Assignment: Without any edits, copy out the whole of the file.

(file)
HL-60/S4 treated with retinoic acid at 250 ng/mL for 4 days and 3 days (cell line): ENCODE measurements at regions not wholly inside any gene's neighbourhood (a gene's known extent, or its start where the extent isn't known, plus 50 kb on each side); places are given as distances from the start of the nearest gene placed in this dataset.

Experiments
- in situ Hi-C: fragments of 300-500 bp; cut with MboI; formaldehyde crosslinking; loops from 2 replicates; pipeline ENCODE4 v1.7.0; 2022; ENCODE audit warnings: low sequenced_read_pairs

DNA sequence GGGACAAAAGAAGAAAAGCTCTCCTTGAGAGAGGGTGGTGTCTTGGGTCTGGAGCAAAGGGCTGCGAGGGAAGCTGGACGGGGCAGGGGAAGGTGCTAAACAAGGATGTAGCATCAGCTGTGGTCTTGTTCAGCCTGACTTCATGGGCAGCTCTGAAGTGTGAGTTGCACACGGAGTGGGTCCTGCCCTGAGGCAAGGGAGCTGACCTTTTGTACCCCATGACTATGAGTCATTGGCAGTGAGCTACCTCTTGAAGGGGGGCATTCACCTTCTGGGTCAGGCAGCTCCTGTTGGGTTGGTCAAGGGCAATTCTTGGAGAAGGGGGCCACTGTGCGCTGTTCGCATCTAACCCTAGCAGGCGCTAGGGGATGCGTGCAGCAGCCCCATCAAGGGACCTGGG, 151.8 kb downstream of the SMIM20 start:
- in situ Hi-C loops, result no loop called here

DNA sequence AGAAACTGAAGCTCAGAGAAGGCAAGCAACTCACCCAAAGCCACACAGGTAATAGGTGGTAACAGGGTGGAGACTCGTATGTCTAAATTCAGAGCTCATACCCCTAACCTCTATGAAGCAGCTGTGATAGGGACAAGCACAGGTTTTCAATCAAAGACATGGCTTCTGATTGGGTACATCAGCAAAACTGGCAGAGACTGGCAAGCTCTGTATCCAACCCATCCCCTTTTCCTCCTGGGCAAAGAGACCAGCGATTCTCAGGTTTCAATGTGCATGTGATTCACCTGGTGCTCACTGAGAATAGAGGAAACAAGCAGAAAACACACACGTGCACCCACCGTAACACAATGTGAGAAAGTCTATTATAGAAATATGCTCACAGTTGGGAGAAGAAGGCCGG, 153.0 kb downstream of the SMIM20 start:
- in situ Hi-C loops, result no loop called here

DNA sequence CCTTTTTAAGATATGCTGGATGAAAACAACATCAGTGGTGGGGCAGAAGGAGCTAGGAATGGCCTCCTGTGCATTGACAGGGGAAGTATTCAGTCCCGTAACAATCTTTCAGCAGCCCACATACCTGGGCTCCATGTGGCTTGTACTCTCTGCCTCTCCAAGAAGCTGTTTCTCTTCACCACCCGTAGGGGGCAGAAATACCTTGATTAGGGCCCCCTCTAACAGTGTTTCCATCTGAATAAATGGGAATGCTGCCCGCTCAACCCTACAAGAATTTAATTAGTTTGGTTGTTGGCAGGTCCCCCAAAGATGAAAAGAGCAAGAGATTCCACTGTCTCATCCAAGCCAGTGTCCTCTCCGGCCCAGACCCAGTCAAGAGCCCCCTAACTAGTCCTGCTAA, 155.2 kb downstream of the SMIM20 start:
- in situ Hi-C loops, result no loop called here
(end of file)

HL-60/S4 treated with retinoic acid at 250 ng/mL for 4 days and 3 days (cell line): ENCODE measurements at regions not wholly inside any gene's neighbourhood (a gene's known extent, or its start where the extent isn't known, plus 50 kb on each side); places are given as distances from the start of the nearest gene placed in this dataset.

Experiments
- in situ Hi-C: fragments of 300-500 bp; cut with MboI; formaldehyde crosslinking; loops from 2 replicates; pipeline ENCODE4 v1.7.0; 2022; ENCODE audit warnings: low sequenced_read_pairs

DNA sequence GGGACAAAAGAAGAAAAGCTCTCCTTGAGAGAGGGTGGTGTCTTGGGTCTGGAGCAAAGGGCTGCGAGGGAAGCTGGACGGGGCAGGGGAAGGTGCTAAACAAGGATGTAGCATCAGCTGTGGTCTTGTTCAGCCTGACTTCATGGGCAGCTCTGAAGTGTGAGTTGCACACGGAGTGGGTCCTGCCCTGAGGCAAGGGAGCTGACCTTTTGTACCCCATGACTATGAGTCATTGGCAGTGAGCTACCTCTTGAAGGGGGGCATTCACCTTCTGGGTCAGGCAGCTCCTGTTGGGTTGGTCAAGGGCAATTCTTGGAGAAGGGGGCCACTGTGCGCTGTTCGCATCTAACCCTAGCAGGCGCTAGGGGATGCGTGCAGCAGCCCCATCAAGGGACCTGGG, 151.8 kb downstream of the SMIM20 start:
- in situ Hi-C loops, result no loop called here

DNA sequence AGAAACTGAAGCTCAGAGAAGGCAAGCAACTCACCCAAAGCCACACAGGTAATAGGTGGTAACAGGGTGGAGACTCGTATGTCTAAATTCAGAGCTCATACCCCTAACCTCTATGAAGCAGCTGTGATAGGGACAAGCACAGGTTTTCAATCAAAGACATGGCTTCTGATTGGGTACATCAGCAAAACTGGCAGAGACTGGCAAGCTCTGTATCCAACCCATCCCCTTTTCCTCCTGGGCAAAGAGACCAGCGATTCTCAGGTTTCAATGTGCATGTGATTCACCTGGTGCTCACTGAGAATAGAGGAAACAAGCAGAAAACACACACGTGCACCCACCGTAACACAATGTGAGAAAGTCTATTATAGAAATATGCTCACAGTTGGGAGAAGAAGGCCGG, 153.0 kb downstream of the SMIM20 start:
- in situ Hi-C loops, result no loop called here

DNA sequence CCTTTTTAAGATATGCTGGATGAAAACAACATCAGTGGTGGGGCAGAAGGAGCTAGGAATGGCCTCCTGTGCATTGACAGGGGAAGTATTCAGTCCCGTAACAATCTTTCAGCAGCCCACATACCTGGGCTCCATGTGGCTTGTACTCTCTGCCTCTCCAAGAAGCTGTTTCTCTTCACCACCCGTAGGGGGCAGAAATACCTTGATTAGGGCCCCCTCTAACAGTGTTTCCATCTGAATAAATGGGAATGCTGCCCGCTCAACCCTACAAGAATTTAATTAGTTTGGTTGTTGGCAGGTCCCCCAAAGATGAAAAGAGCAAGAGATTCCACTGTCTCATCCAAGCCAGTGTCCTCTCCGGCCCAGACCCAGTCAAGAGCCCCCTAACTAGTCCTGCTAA, 155.2 kb downstream of the SMIM20 start:
- in situ Hi-C loops, result no loop called here